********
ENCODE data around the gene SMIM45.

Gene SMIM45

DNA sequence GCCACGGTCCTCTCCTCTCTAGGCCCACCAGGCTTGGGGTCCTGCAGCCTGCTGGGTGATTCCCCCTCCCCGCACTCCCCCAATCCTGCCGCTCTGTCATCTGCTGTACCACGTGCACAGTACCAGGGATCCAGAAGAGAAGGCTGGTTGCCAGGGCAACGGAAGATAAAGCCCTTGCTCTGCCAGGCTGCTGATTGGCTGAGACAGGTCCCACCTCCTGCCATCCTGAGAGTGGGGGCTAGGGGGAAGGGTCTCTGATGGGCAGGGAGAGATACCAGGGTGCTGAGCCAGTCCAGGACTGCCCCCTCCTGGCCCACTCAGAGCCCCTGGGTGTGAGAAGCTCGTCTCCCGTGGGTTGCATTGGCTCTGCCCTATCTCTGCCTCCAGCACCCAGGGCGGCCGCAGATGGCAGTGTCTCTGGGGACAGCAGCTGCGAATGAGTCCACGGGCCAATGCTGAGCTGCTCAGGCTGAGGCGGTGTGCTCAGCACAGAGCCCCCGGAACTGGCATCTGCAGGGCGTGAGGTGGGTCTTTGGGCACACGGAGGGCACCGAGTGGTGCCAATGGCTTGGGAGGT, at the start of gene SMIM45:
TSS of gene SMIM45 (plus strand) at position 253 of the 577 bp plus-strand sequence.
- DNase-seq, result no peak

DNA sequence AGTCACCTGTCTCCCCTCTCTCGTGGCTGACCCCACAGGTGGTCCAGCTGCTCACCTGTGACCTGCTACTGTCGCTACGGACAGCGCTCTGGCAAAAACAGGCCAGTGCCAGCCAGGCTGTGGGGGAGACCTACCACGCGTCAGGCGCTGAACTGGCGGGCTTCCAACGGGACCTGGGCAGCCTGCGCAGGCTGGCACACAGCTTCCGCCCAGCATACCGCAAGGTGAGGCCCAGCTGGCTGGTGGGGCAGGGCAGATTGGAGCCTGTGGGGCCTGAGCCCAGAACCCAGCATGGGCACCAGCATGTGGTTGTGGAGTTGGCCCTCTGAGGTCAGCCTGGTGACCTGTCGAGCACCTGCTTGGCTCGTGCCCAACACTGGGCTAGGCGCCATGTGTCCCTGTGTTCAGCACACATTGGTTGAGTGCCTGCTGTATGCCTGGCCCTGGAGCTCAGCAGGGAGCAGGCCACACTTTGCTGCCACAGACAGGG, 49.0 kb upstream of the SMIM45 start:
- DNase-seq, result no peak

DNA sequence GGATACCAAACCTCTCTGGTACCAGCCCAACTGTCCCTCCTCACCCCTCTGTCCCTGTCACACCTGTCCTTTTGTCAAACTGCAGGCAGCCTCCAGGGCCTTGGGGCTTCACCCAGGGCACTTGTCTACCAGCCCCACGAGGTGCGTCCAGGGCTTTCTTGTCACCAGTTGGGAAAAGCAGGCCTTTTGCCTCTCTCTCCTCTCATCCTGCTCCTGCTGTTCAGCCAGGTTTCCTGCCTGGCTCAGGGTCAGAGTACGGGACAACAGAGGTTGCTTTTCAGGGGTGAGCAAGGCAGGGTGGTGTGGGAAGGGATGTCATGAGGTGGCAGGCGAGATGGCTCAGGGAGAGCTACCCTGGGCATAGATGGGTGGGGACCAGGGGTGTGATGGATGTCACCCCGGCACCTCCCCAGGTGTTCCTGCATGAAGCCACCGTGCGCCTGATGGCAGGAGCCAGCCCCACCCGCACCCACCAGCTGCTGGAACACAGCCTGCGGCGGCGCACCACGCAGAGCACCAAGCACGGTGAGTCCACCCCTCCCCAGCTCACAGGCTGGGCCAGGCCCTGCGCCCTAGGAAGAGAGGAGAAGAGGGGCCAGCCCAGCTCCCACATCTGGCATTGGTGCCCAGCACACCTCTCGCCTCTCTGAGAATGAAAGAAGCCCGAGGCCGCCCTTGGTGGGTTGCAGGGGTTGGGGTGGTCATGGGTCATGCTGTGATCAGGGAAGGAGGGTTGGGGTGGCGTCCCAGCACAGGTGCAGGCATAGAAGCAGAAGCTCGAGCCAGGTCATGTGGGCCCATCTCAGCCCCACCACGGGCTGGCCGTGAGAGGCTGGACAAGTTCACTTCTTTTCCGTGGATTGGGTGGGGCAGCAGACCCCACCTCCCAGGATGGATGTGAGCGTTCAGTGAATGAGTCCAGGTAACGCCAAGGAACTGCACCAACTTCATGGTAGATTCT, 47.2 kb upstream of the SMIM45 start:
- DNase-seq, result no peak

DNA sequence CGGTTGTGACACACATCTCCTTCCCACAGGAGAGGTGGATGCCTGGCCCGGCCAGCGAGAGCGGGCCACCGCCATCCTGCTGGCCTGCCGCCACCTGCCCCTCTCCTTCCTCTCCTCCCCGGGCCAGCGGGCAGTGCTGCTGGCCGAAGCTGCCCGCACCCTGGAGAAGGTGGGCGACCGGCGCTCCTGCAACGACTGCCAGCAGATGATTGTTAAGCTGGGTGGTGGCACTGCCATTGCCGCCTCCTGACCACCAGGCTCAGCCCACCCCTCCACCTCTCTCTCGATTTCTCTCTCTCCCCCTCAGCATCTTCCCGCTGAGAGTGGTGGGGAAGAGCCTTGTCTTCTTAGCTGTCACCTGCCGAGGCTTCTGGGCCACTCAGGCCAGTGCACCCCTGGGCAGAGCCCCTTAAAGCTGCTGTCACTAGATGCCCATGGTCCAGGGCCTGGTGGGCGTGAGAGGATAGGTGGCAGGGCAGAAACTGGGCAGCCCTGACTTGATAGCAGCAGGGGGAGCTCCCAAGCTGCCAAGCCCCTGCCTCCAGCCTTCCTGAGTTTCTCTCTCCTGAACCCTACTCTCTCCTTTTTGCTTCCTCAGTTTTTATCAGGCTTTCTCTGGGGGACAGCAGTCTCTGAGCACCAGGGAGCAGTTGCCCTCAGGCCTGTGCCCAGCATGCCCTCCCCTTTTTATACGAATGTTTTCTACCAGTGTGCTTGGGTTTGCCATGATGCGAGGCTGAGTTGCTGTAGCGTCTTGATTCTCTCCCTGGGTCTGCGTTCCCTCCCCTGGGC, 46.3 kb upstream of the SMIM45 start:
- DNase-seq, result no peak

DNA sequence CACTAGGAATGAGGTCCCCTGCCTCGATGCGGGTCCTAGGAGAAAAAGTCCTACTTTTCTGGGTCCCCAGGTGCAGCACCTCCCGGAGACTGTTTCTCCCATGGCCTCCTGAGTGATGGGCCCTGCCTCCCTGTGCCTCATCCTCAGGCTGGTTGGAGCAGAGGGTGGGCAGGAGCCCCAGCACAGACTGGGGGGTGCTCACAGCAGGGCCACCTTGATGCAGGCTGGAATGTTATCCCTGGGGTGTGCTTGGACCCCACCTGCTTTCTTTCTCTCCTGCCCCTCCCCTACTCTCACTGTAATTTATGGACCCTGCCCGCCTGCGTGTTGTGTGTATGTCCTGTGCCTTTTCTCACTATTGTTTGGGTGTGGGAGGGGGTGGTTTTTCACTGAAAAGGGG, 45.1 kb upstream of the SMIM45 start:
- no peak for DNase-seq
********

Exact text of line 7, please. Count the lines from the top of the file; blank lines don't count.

- DNase-seq, result no peak